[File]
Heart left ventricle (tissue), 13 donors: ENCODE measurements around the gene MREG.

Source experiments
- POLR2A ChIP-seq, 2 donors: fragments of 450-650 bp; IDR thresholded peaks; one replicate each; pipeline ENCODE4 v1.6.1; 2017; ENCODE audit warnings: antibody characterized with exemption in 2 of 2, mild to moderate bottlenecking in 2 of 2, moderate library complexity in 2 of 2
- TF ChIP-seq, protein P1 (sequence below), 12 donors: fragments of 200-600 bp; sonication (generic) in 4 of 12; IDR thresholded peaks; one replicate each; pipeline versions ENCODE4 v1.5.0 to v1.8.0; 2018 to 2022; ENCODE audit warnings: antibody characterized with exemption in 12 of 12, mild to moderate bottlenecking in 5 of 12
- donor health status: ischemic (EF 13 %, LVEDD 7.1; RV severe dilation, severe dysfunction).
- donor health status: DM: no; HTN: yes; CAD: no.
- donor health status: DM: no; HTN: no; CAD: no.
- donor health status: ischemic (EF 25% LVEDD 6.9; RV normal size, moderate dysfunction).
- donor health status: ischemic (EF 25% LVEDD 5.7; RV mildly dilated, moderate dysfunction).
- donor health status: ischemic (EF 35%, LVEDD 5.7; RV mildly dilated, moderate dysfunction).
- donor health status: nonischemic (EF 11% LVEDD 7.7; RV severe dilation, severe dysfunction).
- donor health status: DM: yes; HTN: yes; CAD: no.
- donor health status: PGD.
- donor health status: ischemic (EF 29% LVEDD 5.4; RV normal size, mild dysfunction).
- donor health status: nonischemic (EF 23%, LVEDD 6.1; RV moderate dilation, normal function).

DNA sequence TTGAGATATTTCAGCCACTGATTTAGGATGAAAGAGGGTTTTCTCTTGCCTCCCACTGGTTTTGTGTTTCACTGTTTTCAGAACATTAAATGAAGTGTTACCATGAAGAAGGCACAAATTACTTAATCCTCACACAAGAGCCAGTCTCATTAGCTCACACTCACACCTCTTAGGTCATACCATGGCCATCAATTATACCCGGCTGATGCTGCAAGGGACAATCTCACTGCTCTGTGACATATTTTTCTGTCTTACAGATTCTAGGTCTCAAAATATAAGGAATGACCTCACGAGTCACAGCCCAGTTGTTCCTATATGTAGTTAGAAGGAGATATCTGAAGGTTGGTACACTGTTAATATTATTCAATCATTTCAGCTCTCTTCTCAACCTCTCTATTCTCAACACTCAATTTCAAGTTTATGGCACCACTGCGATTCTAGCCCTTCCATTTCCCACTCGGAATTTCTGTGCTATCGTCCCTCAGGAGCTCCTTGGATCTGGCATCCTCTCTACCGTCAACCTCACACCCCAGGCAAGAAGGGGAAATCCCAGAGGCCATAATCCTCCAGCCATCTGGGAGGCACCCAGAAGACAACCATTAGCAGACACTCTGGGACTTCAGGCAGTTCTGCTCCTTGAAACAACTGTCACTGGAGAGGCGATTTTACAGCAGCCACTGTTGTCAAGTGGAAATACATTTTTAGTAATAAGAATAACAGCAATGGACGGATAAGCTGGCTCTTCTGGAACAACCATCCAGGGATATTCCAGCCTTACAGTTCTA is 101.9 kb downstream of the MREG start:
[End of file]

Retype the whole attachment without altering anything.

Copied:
Heart left ventricle (tissue), 13 donors: ENCODE measurements around the gene MREG.

Source experiments
- POLR2A ChIP-seq, 2 donors: fragments of 450-650 bp; IDR thresholded peaks; one replicate each; pipeline ENCODE4 v1.6.1; 2017; ENCODE audit warnings: antibody characterized with exemption in 2 of 2, mild to moderate bottlenecking in 2 of 2, moderate library complexity in 2 of 2
- TF ChIP-seq, protein P1 (sequence below), 12 donors: fragments of 200-600 bp; sonication (generic) in 4 of 12; IDR thresholded peaks; one replicate each; pipeline versions ENCODE4 v1.5.0 to v1.8.0; 2018 to 2022; ENCODE audit warnings: antibody characterized with exemption in 12 of 12, mild to moderate bottlenecking in 5 of 12
- donor health status: ischemic (EF 13 %, LVEDD 7.1; RV severe dilation, severe dysfunction).
- donor health status: DM: no; HTN: yes; CAD: no.
- donor health status: DM: no; HTN: no; CAD: no.
- donor health status: ischemic (EF 25% LVEDD 6.9; RV normal size, moderate dysfunction).
- donor health status: ischemic (EF 25% LVEDD 5.7; RV mildly dilated, moderate dysfunction).
- donor health status: ischemic (EF 35%, LVEDD 5.7; RV mildly dilated, moderate dysfunction).
- donor health status: nonischemic (EF 11% LVEDD 7.7; RV severe dilation, severe dysfunction).
- donor health status: DM: yes; HTN: yes; CAD: no.
- donor health status: PGD.
- donor health status: ischemic (EF 29% LVEDD 5.4; RV normal size, mild dysfunction).
- donor health status: nonischemic (EF 23%, LVEDD 6.1; RV moderate dilation, normal function).

DNA sequence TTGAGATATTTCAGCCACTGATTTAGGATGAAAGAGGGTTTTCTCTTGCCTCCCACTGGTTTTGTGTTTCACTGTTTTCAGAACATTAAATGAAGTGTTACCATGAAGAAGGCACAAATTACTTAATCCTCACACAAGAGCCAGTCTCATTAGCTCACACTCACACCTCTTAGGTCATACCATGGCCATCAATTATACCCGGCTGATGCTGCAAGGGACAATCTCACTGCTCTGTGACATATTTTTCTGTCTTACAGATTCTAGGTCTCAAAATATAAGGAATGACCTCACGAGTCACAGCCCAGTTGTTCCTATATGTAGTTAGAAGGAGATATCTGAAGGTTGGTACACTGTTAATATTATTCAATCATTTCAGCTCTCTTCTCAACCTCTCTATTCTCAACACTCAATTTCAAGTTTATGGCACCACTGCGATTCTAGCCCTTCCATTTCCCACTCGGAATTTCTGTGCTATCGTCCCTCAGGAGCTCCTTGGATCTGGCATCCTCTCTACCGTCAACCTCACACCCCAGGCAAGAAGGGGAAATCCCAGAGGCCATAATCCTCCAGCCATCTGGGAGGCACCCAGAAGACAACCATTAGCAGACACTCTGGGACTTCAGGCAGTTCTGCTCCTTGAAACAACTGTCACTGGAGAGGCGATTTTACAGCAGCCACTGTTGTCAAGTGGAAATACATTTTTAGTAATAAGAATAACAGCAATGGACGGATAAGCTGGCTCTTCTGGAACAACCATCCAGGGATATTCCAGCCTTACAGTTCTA is 101.9 kb downstream of the MREG start: